How Entrepreneurs Can Survive the Next Recession

With speculation about another crash running rampant, it can't hurt to be prepared.

learn more about Per Bylund

By Per Bylund

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There has been increasing talk of a burgeoning recession, whether because of a historically rare decade-long economic expansion or recent reports of an inverted yield curve, which is traditionally an indication of a downturn. Any recession is hard on all Americans, but it can be particularly devastating for entrepreneurs, who often have more to lose. Not only does an economic ebb add to the uncertainty of owning and running a business, but it also means opportunities become scarcer, with fewer potential partners willing to invest, consume and otherwise enter into deals.

Recessions, of course, are famously hard to predict, but even when there's mounting evidence of a looming crisis, it can be hard to anticipate timing and how it will affect your industry. Simply closing shop is no solution. It might not even be an option. A better strategy is to prepare for the worst and make your business downturn-proof. But how does one do that? Here are four things to think about that can help make your business recession-ready ... just in case.

1. Tweak your value offering.

Successful entrepreneurship is always about providing value, but that value always rests in the eyes of your customer. This does not change during a recession. In fact, it may be even more important to let value decide what you offer, how and when. Ask yourself not what the value of your offering is, but what it will be to your customers in bad economic times. If they are expected to prioritize differently, so should you.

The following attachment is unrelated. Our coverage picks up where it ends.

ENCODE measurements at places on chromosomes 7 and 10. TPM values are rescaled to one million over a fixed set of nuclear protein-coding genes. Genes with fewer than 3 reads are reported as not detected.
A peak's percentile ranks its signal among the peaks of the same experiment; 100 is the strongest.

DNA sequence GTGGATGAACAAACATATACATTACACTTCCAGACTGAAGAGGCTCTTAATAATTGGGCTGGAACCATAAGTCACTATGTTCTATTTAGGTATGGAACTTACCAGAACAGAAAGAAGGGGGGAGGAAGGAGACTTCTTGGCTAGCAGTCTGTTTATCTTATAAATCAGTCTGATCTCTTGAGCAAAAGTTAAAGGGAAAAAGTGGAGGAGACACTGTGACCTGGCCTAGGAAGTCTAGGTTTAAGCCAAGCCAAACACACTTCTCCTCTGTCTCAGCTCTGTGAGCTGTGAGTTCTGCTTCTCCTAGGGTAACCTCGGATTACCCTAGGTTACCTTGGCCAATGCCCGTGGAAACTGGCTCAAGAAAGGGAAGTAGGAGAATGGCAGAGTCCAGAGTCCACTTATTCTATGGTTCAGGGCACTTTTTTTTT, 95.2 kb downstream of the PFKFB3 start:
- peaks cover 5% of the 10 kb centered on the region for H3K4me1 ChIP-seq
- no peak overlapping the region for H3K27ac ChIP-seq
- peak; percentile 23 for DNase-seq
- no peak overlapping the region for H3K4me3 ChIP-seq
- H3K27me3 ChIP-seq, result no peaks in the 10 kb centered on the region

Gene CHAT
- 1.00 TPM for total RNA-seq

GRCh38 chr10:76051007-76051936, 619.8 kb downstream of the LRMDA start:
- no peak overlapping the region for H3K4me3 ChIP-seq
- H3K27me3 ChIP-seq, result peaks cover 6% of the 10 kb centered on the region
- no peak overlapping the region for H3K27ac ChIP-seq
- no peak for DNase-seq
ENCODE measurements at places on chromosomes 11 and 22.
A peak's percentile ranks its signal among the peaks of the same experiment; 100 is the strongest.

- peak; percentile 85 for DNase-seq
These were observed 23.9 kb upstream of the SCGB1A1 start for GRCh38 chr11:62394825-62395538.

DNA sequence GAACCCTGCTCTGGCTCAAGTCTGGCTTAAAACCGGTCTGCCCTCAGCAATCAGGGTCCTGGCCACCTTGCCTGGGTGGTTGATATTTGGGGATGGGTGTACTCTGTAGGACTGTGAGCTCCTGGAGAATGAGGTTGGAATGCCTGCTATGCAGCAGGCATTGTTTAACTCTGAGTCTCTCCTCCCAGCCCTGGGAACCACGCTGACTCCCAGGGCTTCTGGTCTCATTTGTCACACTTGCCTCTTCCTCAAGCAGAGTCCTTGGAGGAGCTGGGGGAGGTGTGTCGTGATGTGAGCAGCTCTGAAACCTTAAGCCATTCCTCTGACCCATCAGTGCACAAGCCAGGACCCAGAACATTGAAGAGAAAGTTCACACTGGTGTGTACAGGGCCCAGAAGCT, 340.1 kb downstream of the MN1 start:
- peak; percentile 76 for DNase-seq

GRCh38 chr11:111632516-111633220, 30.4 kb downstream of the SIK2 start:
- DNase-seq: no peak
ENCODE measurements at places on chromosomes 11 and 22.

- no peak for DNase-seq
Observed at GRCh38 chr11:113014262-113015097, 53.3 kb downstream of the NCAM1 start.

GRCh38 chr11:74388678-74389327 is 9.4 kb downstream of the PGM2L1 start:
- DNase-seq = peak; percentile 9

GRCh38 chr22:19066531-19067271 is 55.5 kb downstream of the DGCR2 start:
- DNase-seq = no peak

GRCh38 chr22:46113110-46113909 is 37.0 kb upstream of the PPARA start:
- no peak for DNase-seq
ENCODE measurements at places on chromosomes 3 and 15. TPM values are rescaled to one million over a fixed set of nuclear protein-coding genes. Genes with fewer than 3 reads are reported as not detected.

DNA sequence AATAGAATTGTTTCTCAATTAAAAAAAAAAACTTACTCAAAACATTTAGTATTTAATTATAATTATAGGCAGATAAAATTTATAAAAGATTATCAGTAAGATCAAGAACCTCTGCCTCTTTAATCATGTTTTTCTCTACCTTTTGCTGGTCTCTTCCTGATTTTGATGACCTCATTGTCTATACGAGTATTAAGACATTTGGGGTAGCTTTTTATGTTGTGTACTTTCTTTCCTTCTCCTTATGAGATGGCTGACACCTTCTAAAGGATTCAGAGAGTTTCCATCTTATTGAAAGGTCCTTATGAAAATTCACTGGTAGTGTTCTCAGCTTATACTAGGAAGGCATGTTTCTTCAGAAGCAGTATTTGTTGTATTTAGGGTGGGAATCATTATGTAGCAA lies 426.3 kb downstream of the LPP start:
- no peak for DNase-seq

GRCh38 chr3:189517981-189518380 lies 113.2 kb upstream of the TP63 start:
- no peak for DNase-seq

Related: Making a Recession Work For You

2. Choose flexibility over cost.

A downturn brings less economic activity, so it seems intuitive to focus on cutting costs, but that might not be prudent. Production costs are typically lowered (and kept down) by making large upfront investments in capital goods like machinery and factories. For this to make sense, however, you need large sales volume to cover the cost of your fixed capital. This could be a disastrous move in a recession if customers hesitate to purchase. It may be much more important to be able to quickly and costlessly scale down production in response to the downturn. Flexibility, and especially downward flexibility, may be more important than average production cost.

3. Renegotiate contracts with suppliers.

When you begin to worry about a recession, it is likely that your suppliers and other stakeholders do too. That's when it's a good idea to start a discussion about what to expect and adjust contracts -- especially long-term contracts -- to better fit hard economic times. Your suppliers are better off if you stay in business even if it means they cannot sell as much as the contract guarantees. Discuss and negotiate possible tweaks or add downturn clauses that you can use if the economy starts tanking.

4. Think of it as an opportunity to expand.

A recession breeds pessimism, so it's natural to hold back and tighten the belt, but that's what everyone else is doing, which means competition is much lower and that asset prices fall. With increasing unemployment, it will be easier to hire skilled workers. For businesses that don't tank with the economy, therefore, this is an opportunity to expand, and at a discount. So make sure to have enough money in the bank to take advantage of the potential buyer's market a recession brings.

Related: You Can Beat the Next Recession

The proper way to anticipate an economic slowdown is not acting out of fear but preparing for what it might bring. Entrepreneurs who see the signs of a downturn and take the time to make their businesses recession-ready not only have a greater chance for survival, but can take advantage of the opportunities that it brings, and just maybe come out of it even stronger.

Per Bylund

Associate Professor of Entrepreneurship

Per Bylund, PhD, is associate professor of entrepreneurship and Johnny D Pope Chair and Records-Johnston professor in the School of Entrepreneurship at Oklahoma State University. His areas of research are entrepreneurship, management and economic organization. He is author and editor of six books.

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